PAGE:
Total Budget: 971,420 euro, Eligible Budget: 938,867 euro, EU financial contribution: 516,376 euro (55%)

EDAR Quart-Benáger

EDAR Coimbrao

EDAR location in Spain and Portugal

Our Project

The energy consumed in the wastewater treatment plants (WWTP) of the European Union (EU) is between 1 and 3% of the total energy produced in the Union, which represents about 10,000 GWh/year and causes the emission of more than 27 million tons of CO2 to the atmosphere. Furthermore, this electricity demand is going to increase approximately 20% in 15 years. In this context, and given the need to reduce greenhouse gas emissions through the production of renewable energy (Directive 2009/28/EC), the energy recovery of wastewater is crucial, since it is estimated that the energy contained on this is about 2.7 kWh/m3.

Apart from the energy that can be extracted from wastewater, extra energy can be obtained in WWTP through the co-digestion of substrates, such as agri-food waste or manure. In this sense, the production of agri-food waste is about 88 million tons per year in the EU, and, on the other hand, between 2010 and 2014 the production of manure was 283 million tons in the EU (which caused the emission of 46,387 million tons of CO2-equivalent with their direct application as fertilizer).

Energy production through co-digestion of waste in WWTP has significant environmental advantages in terms of energy production, offering an attractive alternative to fossil fuels in the production of energy and heat. These advantages are aligned with the commitments reached in the Paris Agreement in terms of reducing CO2 emissions. In addition, it enables to transform waste into raw materials, as recommended by Directive 2008/98/CE.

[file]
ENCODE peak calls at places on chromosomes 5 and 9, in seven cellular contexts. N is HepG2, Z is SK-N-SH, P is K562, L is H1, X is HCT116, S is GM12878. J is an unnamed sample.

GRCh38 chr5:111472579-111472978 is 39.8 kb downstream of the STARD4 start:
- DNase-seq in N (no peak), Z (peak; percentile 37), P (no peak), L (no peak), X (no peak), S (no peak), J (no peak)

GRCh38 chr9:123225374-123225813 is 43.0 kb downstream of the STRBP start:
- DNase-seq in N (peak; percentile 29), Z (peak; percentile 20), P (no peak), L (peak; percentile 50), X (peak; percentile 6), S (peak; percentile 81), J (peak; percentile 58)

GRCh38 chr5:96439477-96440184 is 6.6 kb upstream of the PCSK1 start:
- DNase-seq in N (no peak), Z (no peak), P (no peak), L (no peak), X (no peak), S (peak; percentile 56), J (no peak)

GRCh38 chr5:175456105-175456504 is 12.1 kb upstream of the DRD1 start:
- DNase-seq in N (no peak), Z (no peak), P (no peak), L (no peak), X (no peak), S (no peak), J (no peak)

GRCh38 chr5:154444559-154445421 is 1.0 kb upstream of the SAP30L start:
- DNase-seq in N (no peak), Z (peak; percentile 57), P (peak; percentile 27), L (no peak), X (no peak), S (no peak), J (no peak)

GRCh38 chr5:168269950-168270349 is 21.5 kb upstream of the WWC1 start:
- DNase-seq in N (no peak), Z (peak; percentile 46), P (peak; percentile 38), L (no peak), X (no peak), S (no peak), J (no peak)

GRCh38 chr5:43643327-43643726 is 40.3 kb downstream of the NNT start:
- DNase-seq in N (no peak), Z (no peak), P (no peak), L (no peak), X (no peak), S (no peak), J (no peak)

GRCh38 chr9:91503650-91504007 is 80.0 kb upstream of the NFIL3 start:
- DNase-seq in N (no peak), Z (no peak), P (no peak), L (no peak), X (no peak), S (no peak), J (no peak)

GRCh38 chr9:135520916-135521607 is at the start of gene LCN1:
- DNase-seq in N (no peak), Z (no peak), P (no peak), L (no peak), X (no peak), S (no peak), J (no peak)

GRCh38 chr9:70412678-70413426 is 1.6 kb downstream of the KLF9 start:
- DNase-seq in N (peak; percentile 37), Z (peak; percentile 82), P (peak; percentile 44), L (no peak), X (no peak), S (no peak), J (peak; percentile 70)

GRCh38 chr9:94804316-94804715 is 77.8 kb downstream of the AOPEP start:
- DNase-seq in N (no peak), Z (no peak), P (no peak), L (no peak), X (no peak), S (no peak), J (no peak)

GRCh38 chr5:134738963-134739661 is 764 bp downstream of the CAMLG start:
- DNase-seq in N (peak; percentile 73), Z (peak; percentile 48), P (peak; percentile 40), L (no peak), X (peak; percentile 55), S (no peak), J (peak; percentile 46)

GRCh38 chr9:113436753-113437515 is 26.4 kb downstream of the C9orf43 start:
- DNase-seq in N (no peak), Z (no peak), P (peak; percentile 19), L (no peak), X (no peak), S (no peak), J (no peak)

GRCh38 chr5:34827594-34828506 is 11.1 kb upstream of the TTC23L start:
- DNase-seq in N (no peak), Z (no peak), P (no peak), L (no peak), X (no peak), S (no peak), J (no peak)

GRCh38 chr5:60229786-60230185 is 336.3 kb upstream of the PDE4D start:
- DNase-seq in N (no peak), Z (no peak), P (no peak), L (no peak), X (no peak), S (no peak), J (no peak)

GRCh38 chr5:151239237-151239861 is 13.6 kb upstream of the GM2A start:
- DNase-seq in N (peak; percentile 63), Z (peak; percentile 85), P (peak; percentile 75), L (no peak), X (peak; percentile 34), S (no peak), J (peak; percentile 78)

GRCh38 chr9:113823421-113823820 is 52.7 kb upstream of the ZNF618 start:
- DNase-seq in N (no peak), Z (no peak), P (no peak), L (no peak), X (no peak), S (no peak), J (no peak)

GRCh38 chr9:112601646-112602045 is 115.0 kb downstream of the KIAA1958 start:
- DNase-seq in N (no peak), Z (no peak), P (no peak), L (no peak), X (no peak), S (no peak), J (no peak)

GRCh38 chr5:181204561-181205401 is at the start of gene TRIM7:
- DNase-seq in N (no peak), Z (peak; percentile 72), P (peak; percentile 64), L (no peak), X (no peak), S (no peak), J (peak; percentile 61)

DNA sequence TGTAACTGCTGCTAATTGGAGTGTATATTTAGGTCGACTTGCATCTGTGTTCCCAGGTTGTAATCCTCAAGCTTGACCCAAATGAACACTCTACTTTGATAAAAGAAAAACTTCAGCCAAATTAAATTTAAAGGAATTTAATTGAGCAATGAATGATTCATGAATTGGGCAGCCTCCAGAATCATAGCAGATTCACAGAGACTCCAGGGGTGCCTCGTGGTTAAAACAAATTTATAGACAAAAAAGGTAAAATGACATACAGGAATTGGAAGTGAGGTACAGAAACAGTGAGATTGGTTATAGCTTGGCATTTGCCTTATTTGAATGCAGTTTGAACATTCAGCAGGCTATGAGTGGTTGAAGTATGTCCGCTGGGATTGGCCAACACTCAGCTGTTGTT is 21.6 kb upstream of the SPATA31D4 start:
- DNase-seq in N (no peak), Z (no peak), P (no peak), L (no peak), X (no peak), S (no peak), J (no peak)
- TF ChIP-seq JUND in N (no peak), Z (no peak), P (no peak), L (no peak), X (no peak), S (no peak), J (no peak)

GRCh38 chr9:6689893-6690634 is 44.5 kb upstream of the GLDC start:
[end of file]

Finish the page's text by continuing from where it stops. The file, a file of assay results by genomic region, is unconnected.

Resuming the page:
Tool LIFE- ECOdigestion 2.0

The tool developed in LIFE-ECOdigestion 2.0 will enable to control of on-demand biogas production in digesters that treat sewage sludge, food waste and/or manure, achieving the following objectives:

1) on demand biogas production at full scale

2) increase biogas production by the use of co-substrates

3) control of anaerobic digestion, maintaining process stability

4) economic management, considering the cost of co-substrates and the potential biogas that can be produced

5) calculation and correction of biochemical methane production during the operation (important to manage the co-substrate to be added)

6) simulation of co-digestion before the addition of co-substrate to the digester

7) stability management that enables the addition of a buffer in the event of a drop in pH.

By achieving these, ECOdigestion 2.0 will be the most versatile digestion control tool on the market.

Firstly, the experimentation will be carried out in a pilot plant located in the Quart-Benàger WWTP (Valencia, Spain) and later a first full-scale experience will be performed in the digesters of this WWTP. This will be replicated at the Coimbrão WWTP, located in the Leiria region (Portugal).

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